Harvey Fierstein Makes Scrambled Eggs of A Catered Affair

heilpern acateredaffairh Harvey Fierstein Makes Scrambled Eggs of A Catered AffairAnd so, back to the ’50s (again), with the consciously modest Broadway musical A Catered Affair.

Modesty doesn’t really suit Broadway; it implies “good taste,” discretion, refinement, art—Stephen Sondheim. The British director of A Catered Affair, John Doyle (of the recent minimalist Broadway revivals of Mr. Sondheim’s Company and Sweeney Todd), has treated what’s essentially a wheezing old potboiler as if it were a mini-opera. It’s a rare thing on Broadway in that sense: a tearjerker that induces no tears.

“Resigning yourself to small is sad,” goes a peculiarly forced quip in the show. “Requesting it is tragic.” Tragic? The line belongs to gay Uncle Winston, played by Harvey Fierstein, who’s arguing the case for big wedding receptions. (Mr. Fierstein, who wrote the script, is also one of the show’s lead producers). The original version of A Catered Affair—on which he based the book—doesn’t have a gay uncle. It sure does now.

 

INSPIRED BY PADDY Chayefsky’s 1955 TV drama and the subsequent movie written by Gore Vidal (famously starring Bette Davis slumming it as a working-class Bronx housewife married to Ernest Borgnine), the musical’s pedigree seems solid enough. (Chayefsky’s far superior work includes the movie Network; Gore Vidal can speak for himself.) Even on the crest of the current tsunami wave of ’50s nostalgia, however, A Catered Affair is a bizarre choice for a Broadway musical. This solemn melodrama about a glum housewife insisting that her daughter have an expensive catered wedding has aged badly. There have to be other things in life—yes?

There’s Bridezilla!—the reality TV show I like to catch about monster brides and their ludicrously lavish weddings. A Catered Affair is more like a perverse case of Mother of Bridezilla!—without the pleasures of camp, alas, in spite of Harvey Fierstein’s best efforts.

Mr. Doyle’s mannered, emotionally repressed production exists in the pseudo-reality of drab, old-fashioned kitchen-sink drama. Real scrambled eggs are cooked onstage, a little too quickly, by Faith Prince’s plain Aggie for her cowed husband, Tom, the cab driver (played by Tom Wopat in clean working clothes and a new flat cap).

In its passé way, A Catered Affair is rebelling against Disney and the dehumanized Broadway of special effects. The kitchen-sink genre of working-class social realism was introduced in England in 1956 with John Osborne’s Look Back in Anger (which didn’t in fact have a kitchen sink in it). Osborne was rebelling against the domination of middle-class Noel Coward drawing-room dramas. Sir John Gielgud, a theater aristocrat fearing his number was up with the new lower-class realism, recalled seeing Arnold Wesker’s Roots in the ’50s when they cooked a real meal onstage during the second act—“onions and a frightful stew.” During the meal, a little old lady went up to an usher and enquired, “Isn’t there a rather curious smell in this theater?”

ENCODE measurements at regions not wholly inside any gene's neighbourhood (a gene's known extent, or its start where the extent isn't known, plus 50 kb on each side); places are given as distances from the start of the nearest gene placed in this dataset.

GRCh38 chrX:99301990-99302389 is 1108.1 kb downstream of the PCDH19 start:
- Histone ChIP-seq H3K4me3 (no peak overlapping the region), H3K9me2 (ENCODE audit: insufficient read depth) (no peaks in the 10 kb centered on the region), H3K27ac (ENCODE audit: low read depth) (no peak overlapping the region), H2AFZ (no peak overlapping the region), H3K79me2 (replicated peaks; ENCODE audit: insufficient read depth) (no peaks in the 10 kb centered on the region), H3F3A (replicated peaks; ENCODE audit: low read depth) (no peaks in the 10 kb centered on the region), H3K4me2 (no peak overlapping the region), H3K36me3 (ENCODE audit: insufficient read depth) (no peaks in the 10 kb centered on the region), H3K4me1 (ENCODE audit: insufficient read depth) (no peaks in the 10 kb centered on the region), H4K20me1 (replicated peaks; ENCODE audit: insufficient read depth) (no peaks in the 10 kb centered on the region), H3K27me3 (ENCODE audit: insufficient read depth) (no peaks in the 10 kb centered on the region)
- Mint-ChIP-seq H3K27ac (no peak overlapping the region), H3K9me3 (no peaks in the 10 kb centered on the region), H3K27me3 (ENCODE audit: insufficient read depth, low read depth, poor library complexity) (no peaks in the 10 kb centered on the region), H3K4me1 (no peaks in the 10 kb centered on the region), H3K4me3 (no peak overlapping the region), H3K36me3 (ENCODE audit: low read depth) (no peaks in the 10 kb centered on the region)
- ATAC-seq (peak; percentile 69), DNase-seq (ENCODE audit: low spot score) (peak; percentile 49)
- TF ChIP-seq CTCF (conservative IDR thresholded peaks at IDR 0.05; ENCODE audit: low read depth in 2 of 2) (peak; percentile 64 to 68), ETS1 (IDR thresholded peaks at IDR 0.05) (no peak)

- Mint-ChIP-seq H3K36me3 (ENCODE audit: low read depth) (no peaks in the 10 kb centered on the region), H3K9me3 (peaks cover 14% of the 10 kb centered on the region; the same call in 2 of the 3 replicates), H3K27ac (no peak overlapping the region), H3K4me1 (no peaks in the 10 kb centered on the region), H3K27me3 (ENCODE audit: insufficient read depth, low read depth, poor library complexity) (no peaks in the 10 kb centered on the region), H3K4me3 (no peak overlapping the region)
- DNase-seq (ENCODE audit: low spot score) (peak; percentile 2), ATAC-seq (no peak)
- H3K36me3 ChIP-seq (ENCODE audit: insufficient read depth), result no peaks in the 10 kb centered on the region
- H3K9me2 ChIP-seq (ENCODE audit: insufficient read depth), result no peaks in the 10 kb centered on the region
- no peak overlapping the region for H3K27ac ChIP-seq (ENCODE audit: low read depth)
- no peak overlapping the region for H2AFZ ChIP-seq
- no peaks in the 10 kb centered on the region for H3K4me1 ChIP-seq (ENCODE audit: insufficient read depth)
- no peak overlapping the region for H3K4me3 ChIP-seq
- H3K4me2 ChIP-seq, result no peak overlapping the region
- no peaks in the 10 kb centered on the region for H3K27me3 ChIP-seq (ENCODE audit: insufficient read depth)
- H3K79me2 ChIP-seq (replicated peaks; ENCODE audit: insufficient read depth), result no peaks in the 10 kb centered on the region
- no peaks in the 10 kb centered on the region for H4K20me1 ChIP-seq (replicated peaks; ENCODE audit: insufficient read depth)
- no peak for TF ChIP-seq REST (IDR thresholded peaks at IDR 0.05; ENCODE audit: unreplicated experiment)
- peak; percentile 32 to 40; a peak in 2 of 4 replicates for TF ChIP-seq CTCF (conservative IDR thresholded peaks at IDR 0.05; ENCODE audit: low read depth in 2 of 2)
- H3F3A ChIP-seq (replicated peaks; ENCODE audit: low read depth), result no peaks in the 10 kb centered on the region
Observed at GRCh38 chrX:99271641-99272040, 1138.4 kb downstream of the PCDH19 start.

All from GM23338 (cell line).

And the usher very politely replied, “It’s the play, madam.”

 

A CATERED AFFAIR is stuck in an air-brushed form of social realism for all 90 intermissionless minutes. Adding Machine—the brilliant, uncompromising new musical Off Broadway that I raved about last week—is exactly the same length. What a difference! A Catered Affair isn’t new in any way, least of all daring. Its story of a miserable mother projecting onto her daughter the dream wedding she never had is no domestic tragedy. It’s soap. Why is everyone connected with the show pretending otherwise?

John Bucchino’s score reinforces the production’s wan air of self-conscious refinement, but in truth, it only leaves us wishing Faith Prince would burst out of her imposed Sondheimian straightjacket and sing. (Aggie’s prolonged crying jag is no substitute for song; nor is her silent epiphany about her loveless marriage as dawn slowly breaks.) The accomplished Tom Wopat ought to have been given more than one, very belated, solo. The show’s leads are musically undernourished.

An admired cabaret artist making his Broadway debut, Mr. Bucchino is too genteel and restrained for a Bronx melodrama. But then, Mr. Doyle’s muted production doesn’t try to convey the ethnic Catholic Irishness of the original piece. (It’s been blanded out.) Mr. Bucchino is a Sondheimian (and his orchestrator is Mr. Sondheim’s longtime collaborator, Jonathan Tunick). But he seriously lacks the Sondheim flair with lyrics. (A sample: “It’s easy to say/ It’s easy to do/ I’ve never loved anything/ like I love you. …”)

John Bucchino shouldn’t take the rap. If anyone should, it’s the producer, writer and beloved star of A Catered Affair, Harvey Fierstein. This is far from his finest hour.